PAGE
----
Top 5 Classic Cars Of All Time

Posted on 30 March 2015 by Tony Santos

The definition of a classic car varies from country to country, even from collector to collector. Generally though, a classic car is an older automobile, at least 20 years of age, and exudes an aura of exhilaration, awe, and jealousy from everyone that sees you driving one around town. Obviously, not any pre-seatbelt, pre-hybrid engine automobile fit the description of a classic car. So here, to give honor to the cream of the crop of all the classic cars out there, we give you our (best effort, albeit still subjective, as well it’s sure to be well maintained on Classic car insurance) top 5 classic cars of all time.

Mercedes_300SL_Coupe_vr_silver_EMS

Mercedes-Benz 300SL Gull-wing

First introduced in 1954 as a two-seater coupe with a distinctive gull-wing door configuration, the 300SL was widely considered the fastest production car of its day. It came into reality when a New York Mercedes distributor Max Hoffman suggested to Daimler-Benz AG in Stuttgart that a street version of the W194 Gran Prix racer has the potential to be a huge hit, especially in the United States.

Thanks to its 3.0L overhead cam straight-6 engine and groundbreaking Bosch mechanical direct fuel injection, the 300SL was rated at 215bhp, resulting to a top speed of 260 kph, making it the fastest car on the block in its heyday.

Nowadays, with its distinct gull-wing doors, ahead-of-its-time speed and low production numbers, the 300SL is one of the more collectible Mercedes-Benz models of all time, with prices ranging from $1M to $2.5M in auctions all over the world.

jaguar-e-type

Jaguar E-Type

Also known as the Jaguar XK-E, the E-Type, produced by Jaguar Cars Ltd. between 1961 and 1975, was widely revered as the icon of 1960s motoring. Upon its release, no less than Enzo Ferrari called the Jaguar E-Type the most beautiful car ever made. Surely, everyone else thought so, and combined with its ever sleek styling, high performance and relatively competitive pricing, more than 75,000 E-Type units were sold to date.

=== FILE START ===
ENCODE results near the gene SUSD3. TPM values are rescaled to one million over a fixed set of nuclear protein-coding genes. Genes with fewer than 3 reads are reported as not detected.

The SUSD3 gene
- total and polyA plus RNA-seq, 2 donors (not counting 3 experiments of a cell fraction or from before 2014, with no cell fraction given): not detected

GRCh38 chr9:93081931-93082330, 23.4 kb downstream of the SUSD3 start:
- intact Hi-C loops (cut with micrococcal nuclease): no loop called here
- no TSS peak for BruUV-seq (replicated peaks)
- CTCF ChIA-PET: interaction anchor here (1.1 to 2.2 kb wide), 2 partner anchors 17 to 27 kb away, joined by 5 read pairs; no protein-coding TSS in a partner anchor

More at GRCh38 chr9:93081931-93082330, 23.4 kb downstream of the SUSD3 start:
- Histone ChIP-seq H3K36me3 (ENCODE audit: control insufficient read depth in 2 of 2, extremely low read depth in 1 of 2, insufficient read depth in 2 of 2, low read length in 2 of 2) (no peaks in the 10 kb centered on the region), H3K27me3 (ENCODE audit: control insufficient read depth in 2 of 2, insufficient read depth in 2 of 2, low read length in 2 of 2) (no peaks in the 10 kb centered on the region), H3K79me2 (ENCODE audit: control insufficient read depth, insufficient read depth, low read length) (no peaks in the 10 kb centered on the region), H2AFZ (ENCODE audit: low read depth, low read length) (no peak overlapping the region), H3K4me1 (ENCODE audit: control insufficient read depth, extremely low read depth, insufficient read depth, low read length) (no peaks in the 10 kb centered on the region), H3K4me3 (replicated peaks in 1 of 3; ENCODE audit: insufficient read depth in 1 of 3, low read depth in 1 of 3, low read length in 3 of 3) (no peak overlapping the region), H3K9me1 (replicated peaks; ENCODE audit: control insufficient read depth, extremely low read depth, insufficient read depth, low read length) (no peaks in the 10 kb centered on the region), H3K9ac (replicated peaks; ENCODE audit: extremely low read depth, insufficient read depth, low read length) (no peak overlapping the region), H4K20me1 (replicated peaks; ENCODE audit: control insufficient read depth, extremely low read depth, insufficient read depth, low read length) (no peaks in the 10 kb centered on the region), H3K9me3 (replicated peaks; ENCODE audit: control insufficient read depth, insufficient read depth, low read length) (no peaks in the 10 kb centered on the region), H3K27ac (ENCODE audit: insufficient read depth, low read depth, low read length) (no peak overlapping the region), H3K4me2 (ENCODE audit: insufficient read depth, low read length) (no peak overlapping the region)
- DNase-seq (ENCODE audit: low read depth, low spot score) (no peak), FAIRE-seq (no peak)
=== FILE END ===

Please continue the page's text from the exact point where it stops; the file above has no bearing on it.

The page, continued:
Two initial variants of the E-Type were launched to the public: a rear-wheel drive grand tourer in two-seater coupe form and a two-seater convertible. Later on, a four-seater version of the coupe with a lengthened wheelbase, was released.

Powering the E-Type was either a 3.8L or a 4.2L triple SU carburetted six-cylinder Jaguar XK6 engine borrowed from the XK150S. The 4.2L variant produced power at a rated 265bhp and a top speed of 241kph. It can go from 0 to 100kph in 7 seconds flat.

In 1996, the Jaguar E-Type became one of only six automobiles to be part of the New York City Museum of Modern Art permanent design collection. It was also named one of the top sports cars of all time in 2004 by Sports Car International and one of the most beautiful cars of all time by The Daily Telegraph in 2008.

Aston Martin DB5

Aston Martin DB5

The Aston Martin DB5 is a luxury grand tourer made through a collaboration between automaker Aston Martin and coachbuilder Carrozzeria Touring Superleggera. It is part of the DB series which was launched in honor of David Brown, the company’s head from 1947 to 1972.